I live in the Philadelphia suburbs. My son and his wife live in California.
Although Tom and Amy were born and raised here on the east coast, they run a successful start-up together and work from home. So they could choose to live anywhere.
Before they chose California, they were living in Baltimore.
It’s hard to argue with that choice.
When they first moved across the country, I wasn’t thrilled that they’d be so far away. They were less concerned. “When we have kids, you’ll want to move here too,” Tom assured me.
He knows me pretty well. I love kids, and I’m great with them. The happiest years of my life were when I was an at-home mom raising my son.
And I really love babies.
But I also love my life in the Philadelphia suburbs.
East Coast Life
Growing up in Detroit, I couldn’t wait to move to the east coast. I knew in my heart that was where I belonged. I saw myself living and writing in Manhattan, in a penthouse with a spectacular view of Central Park. And although I’ve had to make a few adjustments to that dream over the years, I‘m perfectly happy living near Philadelphia, visiting the Big Apple often, and writing for the Philadelphia Inquirer, the New York Times and Suddenly Senior.
At Tom’s age, though, I had my own California dream. After 4 years at the University of Chicago (Unofficial motto: “Where Fun Goes To Die“), I was more than ready for sunshine and good times. I moved to Palo Alto and got a job in an ice cream parlor. I loved the fabulous weather, the relaxed vibe, and the friendly, easy-going people. But relentlessly pleasant, feel-good California just didn’t feel like home to me.
Within a year, I was enrolled at Boston University Law School, happy to trade scooping ice cream for studying law. I‘ve lived on the east coast ever since.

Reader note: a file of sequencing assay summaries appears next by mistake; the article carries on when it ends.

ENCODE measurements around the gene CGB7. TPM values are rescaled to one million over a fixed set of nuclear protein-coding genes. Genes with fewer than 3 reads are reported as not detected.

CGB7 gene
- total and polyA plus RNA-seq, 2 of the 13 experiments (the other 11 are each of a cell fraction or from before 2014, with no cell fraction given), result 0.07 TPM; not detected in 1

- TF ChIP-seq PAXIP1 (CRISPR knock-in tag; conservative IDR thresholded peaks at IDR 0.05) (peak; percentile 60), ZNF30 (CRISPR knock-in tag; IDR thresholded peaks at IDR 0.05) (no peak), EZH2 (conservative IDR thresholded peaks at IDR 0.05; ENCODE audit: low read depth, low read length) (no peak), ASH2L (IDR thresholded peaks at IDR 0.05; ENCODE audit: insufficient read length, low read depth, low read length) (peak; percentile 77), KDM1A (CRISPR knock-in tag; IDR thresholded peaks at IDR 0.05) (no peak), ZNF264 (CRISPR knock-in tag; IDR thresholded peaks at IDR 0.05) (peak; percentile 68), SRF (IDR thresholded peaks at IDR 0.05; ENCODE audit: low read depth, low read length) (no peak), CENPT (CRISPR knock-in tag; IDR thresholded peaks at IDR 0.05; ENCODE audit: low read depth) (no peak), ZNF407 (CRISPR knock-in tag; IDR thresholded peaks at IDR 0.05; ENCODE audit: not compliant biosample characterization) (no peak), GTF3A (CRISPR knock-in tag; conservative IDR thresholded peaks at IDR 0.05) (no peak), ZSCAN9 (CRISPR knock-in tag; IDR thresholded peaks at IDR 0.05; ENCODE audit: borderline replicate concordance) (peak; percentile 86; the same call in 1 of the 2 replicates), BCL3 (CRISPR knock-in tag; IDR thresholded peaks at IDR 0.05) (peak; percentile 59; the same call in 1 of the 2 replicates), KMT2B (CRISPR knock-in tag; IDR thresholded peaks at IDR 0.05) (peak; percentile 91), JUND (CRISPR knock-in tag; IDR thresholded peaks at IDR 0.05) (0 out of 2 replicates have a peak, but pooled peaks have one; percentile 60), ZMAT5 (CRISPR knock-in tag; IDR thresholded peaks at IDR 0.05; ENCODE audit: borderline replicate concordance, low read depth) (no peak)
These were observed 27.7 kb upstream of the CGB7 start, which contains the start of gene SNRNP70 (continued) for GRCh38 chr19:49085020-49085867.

California? Been there, done that. Not for me.
But grandchildren can be game-changers.
“Welcome to the world’s best club,” a friend commented on Facebook when I posted the first photo of myself, beaming, my baby grandson in my arms.
Tom and Amy have made it clear that they’d be happy for me to join them (and the world’s most adorable baby) in the Sunshine State.
I could be a Flying Grandma! The kind who lives across the country but reliably turns up for vacations, birthdays, piano recitals, soccer matches and major Jewish holidays.
Or I could relocate.
My own grandparents lived nearby when I was a kid, and I have great memories, not just of special occasions but of routine pleasures. Watching “Queen for a Day” on the sofa with Grandma Sadie. Playing checkers with Grandpa. My Grandma Libby, with spectacular patience, playing “War” with me for hours, games that, mysteriously, I always won.
My California grandson will have a stable home and loving parents. I’m sure he’ll get along just fine without my being there day-to-day, to play with him, snuggle with him, sing him goofy songs, and read him “If I Ran The Circus.”
But why should he have to?
It could be worse. The kids could live in Australia. Or Utah.
Even for the world’s most awesome grandbaby, I’m not sure I could relocate to Salt Lake City.
No Thanks California
California is a great place. But I’m a walker. I hate freeways, love sidewalks, and cherish my MOMA membership. And my edgy, urban friends. Not to mention my library job and my wonderful sister (and fellow transplanted Midwesterner) who lives here on the east coast too. (And with whom I share the world’s cutest Yorkie-poo.)
At 63, I finally know exactly who I am. A writer who lives and works in suburban Philadelphia and makes frequent trips to New York. And now that I’m Grandma Roz, I’ve easily expanded that definition to include frequent cross-country trips to enjoy Benji’s company.
“I know you,“ a friend says. “Every time you fly out to visit that grandchild, it’s going to get harder and harder to get back on the plane. One of these days, mark my word, you’re going to become a Californian.”
She could be right.
Happy National Grandparents Day!